Archive | Steel & Tube

Shareholding deal changes landscape at Steel & Tube

Steel & Tube Holdings Ltd goes to its annual meeting next Thursday with Fletcher Building Ltd no longer bidding for a takeover, and an asset manager replaced by NZ Steel Ltd as a large shareholder.

NZ Steel is owned by BlueScope Steel Ltd, of Australia.

NZ Steel’s $45.8 million acquisition of the 15.3% of Steel & Tube controlled by Milford Asset Management Ltd, at $1.7465/share, means Milford private equity investment director John Johnston is no longer standing for election to the board.

Earlier story:
16 October 2018: Fletcher gets miffy over Steel & Tube time to get advice, pulls what was only ever a “non-binding & indicative offer”

Attribution: Company releases.

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Fletcher gets miffy over Steel & Tube time to get advice, pulls what was only ever a “non-binding & indicative offer”

Fletcher Building Ltd dropped its on-the-quiet attempt to buy fellow NZX-listed company Steel & Tube Holdings Ltd yesterday, 3 hours after Steel & Tube told the exchange a revised offer still undervalued it.

Remarkably, Fletcher blamed the Steel & Tube board’s lack of support to “progress the proposal in a timely manner”.

5 weeks after Fletcher’s initial confidential approach, the Steel & Tube board decided it needed expert advice on Friday’s revised offer that would take 3-4 weeks to confirm.

Fletcher said they’d had “ample time”.

Again, as it did with its initial offer, Fletcher focused on the short-term timeframe of Steel & Tube’s share price, ignoring the turnaround process Steel & Tube has begun after a $38 million annual loss.

Fletcher initially began talks confidentially with the Steel & Tube board, and also with major shareholders in the target company, on its 10 September proposal to make a non-binding indicative offer of $1.70/share for the whole of Steel & Tube.

12 days after Steel & Tube disclosed that offer & its rejection to the market, Fletcher came again with a $1.90/share price tag plus a 5c/share dividend, with imputation credits.

This time, Steel & Tube told the market:

  1. Its advisors’ (First NZ Capital Ltd) view on Steel & Tube’s intrinsic value was between $1.95-2.36/share, excluding the company’s share of synergies, and
  2. The permitted dividend doesn’t adequately compensate shareholders for the extended timeframe realistically required to seek regulatory approvals.

The Steel & Tube board said of the new offer:

“The revised offer of $1.90/share implies an enterprise value (EV) of $341 million and is only an 8.5x multiple of our long-term sustainable earnings, assessed as 2021 financial year ebit (earnings before interest & tax) of $40 million. Comparatively, excluding the company’s share of synergies, our advisors’ valuation range is an implied EV of $346-414 million.
“However, Steel & Tube advises that in light of the revised offer the board is commissioning an independent expert report which will take 3-4 weeks, and will further consult its legal & financial advisors about the implications of the revised offer. Fletcher Building has been advised of this.”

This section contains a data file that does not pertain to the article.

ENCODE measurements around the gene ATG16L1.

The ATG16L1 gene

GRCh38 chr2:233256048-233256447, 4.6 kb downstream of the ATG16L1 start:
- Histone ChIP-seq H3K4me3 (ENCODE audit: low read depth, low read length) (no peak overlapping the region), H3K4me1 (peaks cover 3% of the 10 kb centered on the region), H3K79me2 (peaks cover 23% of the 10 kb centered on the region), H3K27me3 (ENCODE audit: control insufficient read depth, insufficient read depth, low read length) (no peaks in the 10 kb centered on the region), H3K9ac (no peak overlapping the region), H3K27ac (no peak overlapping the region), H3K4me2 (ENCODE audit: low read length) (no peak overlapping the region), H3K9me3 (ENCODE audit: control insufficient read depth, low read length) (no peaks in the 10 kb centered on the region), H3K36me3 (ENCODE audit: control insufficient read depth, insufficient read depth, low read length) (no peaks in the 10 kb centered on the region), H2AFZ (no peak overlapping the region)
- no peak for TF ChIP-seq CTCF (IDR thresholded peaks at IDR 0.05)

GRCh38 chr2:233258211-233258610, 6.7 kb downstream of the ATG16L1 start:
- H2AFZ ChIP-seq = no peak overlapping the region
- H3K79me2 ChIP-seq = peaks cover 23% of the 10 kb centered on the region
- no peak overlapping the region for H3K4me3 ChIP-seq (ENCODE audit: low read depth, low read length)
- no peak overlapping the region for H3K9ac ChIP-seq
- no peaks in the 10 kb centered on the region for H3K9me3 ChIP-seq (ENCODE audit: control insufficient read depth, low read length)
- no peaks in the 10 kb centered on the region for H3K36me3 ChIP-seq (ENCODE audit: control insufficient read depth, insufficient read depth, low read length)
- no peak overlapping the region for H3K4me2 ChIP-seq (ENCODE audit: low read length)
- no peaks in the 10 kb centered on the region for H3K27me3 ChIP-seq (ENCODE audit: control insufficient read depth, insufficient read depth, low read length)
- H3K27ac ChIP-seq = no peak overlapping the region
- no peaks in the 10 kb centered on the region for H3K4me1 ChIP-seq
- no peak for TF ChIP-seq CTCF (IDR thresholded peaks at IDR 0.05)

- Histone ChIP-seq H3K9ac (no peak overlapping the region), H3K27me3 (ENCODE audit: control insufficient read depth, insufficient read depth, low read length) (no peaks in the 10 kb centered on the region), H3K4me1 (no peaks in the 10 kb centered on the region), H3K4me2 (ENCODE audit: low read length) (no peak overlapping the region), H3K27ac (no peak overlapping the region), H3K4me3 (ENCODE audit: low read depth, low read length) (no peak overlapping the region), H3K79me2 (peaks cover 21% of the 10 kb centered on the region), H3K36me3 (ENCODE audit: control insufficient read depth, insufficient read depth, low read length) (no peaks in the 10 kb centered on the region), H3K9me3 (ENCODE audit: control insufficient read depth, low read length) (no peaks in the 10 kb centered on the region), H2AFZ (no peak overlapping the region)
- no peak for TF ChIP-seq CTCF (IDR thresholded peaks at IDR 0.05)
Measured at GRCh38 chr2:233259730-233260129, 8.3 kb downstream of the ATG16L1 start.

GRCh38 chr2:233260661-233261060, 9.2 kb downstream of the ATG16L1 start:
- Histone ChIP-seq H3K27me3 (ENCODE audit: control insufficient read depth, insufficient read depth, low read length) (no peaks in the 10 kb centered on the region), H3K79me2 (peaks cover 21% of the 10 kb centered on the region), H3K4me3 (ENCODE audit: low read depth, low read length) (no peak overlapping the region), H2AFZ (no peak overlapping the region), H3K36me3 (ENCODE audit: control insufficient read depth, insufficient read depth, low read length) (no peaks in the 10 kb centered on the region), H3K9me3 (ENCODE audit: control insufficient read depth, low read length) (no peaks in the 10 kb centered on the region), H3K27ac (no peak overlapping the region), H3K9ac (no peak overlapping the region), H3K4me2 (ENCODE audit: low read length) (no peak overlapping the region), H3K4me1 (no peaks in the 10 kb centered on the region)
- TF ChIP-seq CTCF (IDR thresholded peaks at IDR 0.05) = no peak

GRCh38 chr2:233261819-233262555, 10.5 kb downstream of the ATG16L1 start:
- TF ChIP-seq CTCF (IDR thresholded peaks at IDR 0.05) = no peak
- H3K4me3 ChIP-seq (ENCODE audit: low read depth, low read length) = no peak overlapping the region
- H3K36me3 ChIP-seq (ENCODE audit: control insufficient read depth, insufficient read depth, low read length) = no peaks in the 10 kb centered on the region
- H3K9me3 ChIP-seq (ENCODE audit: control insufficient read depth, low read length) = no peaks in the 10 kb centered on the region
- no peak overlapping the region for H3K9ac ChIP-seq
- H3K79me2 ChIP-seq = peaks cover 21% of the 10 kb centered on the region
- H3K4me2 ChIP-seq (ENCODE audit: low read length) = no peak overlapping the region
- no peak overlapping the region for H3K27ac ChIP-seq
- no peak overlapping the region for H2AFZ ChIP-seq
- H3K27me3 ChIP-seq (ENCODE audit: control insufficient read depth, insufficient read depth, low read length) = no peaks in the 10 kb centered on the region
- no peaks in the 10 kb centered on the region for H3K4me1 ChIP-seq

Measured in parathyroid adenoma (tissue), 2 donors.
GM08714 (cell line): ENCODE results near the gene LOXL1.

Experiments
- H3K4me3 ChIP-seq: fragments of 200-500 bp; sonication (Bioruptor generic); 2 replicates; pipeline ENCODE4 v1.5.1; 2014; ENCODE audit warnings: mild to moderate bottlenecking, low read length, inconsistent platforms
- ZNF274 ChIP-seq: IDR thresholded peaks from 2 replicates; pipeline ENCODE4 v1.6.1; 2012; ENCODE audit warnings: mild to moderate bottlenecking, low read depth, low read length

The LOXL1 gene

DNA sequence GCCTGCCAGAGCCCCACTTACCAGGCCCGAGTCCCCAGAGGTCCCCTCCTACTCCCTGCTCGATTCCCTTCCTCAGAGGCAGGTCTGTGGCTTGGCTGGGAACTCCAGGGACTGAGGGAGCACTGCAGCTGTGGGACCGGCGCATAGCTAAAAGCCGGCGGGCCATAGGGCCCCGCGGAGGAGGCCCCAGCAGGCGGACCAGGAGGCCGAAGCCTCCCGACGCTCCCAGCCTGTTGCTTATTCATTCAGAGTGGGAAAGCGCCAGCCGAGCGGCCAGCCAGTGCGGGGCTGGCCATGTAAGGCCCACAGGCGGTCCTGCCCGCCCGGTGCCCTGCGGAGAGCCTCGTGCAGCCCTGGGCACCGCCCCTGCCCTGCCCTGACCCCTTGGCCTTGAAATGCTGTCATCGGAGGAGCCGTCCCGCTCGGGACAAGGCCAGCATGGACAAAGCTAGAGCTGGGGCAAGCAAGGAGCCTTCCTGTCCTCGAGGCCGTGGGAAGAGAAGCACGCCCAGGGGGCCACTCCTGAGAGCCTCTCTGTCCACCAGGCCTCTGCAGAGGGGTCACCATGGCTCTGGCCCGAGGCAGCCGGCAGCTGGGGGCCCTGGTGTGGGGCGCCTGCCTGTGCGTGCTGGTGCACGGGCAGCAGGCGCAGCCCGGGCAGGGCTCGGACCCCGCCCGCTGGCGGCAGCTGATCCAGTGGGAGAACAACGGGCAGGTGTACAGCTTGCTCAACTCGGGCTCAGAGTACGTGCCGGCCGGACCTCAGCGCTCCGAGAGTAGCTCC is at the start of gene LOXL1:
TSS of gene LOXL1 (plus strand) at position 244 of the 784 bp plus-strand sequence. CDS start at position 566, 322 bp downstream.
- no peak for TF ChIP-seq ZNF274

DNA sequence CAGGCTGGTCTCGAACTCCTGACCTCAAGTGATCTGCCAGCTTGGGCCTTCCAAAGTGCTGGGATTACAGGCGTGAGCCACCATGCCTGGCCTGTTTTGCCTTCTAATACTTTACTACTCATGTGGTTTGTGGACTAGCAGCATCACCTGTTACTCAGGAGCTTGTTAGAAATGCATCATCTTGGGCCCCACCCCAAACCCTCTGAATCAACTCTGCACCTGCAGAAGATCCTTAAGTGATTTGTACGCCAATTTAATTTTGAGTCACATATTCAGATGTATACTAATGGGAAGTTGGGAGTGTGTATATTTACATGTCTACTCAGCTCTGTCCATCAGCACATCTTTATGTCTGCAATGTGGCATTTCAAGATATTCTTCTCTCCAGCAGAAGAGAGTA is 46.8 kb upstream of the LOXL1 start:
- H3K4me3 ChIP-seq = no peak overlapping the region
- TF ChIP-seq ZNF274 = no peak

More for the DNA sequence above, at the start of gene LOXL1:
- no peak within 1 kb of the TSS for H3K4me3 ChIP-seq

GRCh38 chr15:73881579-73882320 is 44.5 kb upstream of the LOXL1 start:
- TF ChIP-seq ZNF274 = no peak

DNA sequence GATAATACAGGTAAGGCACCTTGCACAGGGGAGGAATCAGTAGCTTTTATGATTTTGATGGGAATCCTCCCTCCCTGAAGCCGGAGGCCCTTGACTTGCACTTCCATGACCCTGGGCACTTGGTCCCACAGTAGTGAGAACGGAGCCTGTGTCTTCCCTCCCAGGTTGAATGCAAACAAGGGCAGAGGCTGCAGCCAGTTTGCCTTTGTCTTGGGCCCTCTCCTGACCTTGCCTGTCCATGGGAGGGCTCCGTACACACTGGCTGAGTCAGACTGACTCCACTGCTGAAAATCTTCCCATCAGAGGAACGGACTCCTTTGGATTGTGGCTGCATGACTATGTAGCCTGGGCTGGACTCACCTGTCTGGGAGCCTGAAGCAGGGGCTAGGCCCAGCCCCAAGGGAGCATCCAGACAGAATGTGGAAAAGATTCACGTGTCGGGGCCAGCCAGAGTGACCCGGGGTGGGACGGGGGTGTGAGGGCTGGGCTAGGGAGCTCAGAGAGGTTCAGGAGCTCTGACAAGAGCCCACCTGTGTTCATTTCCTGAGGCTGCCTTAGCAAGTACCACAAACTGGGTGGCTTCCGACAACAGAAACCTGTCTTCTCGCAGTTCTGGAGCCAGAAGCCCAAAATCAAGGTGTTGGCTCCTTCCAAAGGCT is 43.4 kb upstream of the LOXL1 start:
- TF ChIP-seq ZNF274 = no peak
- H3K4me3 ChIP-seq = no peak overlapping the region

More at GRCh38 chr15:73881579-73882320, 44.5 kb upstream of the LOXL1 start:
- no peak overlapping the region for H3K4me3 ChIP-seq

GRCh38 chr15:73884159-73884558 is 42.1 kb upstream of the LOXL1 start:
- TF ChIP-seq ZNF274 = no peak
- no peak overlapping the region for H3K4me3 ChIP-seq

Steel & Tube chair Susan Paterson.

Steel & Tube chair Susan Paterson said: “The revised non-binding indicative offer from Fletchers does not prevent higher value approaches from other interested parties. The board will continue to evaluate strategies & actions that deliver the best value to shareholders and is continuing to focus on executing our turn-around strategy.”

In her letter to Fletcher chair Bruce Hassall & chief executive Ross Taylor, Ms Paterson said: “While we understand you may have indications of some support from a couple of our institutional shareholders, the board needs to consider the interests of all shareholders taken as a whole, and the execution risks inherent in the revised non-binding indicative offer.

“Chapman Tripp continues to advise that the proposed acquisition would face challenging issues for clearance under the Commerce Act, due to Fletcher’s vertical presence & significant size in several steel product markets.”

The sulk

Fletcher said in its withdrawal announcement it had pulled its offer “due to lack of support from Steel & Tube’s board to progress the proposal in a timely manner.

“Steel & Tube has announced that it does not support Fletcher Building’s revised proposal, and that it would need a further 3-4 weeks to confirm this view. Fletcher Building has been engaging with Steel & Tube on a proposal for 5 weeks now, which has provided ample time for the board to seek independent valuation advice.

“During that period, Fletcher Building received support for progressing its proposal from major Steel & Tube shareholders Milford Asset Management & Harbour Asset Management.”

Analysing share price movements with a glass eye

Fletcher said its revised proposal “provided a significant premium of more than 50% to Steel & Tube’s pre-announcement 5-day volume-weighted average price”.

Fletcher Building chief executive Ross Taylor.

Fletcher chief executive Ross Taylor said: “Despite offering what we believe was a very attractive offer to Steel & Tube shareholders, our engagement with the Steel & Tube board has been unsuccessful and, as a result, we have withdrawn the acquisition proposal.

“Based on expert advice, Fletcher Building remains confident the transaction would have received Commerce Commission clearance. Steel & Tube’s market share information released on 10 October doesn’t properly take into account the material impact of direct imported products in relevant markets.”